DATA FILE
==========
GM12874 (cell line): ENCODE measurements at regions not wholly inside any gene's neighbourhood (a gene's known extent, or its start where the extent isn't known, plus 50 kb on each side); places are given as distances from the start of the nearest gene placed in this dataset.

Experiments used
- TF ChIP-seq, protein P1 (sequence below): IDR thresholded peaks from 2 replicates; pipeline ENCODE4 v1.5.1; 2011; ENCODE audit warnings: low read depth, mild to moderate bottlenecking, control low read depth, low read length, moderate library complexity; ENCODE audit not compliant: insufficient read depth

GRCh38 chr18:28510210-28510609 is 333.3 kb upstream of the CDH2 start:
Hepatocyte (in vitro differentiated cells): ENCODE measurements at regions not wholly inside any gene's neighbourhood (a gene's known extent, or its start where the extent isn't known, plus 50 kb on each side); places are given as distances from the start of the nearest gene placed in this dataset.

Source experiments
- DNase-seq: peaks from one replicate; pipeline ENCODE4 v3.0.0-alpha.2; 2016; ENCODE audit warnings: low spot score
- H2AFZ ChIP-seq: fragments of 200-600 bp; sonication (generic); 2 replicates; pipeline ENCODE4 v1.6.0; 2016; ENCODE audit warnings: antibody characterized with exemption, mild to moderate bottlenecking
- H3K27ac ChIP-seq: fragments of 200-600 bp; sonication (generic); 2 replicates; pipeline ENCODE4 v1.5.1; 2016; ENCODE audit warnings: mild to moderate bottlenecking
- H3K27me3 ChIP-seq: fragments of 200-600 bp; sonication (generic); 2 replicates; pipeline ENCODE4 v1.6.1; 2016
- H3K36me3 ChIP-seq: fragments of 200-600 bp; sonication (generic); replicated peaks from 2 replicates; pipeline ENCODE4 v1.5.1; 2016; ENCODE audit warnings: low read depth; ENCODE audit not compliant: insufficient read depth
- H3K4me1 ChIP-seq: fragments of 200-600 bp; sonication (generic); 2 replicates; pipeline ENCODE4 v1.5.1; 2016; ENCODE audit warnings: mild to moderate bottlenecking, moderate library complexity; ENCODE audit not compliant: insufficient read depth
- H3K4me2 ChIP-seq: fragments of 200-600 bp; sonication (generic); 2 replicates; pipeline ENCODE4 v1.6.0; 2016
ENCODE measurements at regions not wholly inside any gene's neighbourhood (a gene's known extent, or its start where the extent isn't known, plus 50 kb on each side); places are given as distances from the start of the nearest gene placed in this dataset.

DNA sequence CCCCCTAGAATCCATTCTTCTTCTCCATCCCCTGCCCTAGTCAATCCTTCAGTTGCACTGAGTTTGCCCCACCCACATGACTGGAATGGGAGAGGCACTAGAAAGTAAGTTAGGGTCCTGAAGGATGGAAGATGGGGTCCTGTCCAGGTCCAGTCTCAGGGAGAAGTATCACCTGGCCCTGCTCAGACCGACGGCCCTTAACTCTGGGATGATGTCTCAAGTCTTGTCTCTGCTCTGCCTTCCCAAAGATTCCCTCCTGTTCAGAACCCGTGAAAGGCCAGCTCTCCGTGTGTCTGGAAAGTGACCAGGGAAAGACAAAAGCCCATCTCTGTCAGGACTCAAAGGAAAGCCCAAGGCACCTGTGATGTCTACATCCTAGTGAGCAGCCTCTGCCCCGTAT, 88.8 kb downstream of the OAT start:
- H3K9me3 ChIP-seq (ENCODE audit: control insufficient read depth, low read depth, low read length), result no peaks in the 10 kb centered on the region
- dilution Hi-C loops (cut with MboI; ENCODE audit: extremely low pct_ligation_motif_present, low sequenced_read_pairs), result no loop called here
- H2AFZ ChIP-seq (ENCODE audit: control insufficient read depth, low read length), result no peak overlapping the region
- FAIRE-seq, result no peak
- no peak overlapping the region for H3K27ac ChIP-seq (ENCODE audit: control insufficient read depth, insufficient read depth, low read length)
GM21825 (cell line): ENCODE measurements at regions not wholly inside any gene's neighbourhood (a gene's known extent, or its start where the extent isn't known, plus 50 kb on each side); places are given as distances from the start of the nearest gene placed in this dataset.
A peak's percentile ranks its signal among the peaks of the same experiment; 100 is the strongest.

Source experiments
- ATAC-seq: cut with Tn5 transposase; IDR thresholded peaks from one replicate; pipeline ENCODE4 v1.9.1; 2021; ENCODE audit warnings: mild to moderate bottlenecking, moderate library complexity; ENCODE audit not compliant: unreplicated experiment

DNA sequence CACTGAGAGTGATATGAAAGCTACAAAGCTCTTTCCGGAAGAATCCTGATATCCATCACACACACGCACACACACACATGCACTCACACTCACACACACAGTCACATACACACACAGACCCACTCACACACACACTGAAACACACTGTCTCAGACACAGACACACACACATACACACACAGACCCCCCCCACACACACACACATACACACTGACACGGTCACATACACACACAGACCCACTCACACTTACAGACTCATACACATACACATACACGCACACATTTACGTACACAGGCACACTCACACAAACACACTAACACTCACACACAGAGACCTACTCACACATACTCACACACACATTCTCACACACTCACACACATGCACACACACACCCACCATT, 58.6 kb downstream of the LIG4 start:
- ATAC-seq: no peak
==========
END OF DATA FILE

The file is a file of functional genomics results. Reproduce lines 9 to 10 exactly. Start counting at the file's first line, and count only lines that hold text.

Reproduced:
- H3K27ac ChIP-seq: fragments of 200-600 bp; sonication (generic); 2 replicates; pipeline ENCODE4 v1.5.1; 2016; ENCODE audit warnings: mild to moderate bottlenecking
- H3K27me3 ChIP-seq: fragments of 200-600 bp; sonication (generic); 2 replicates; pipeline ENCODE4 v1.6.1; 2016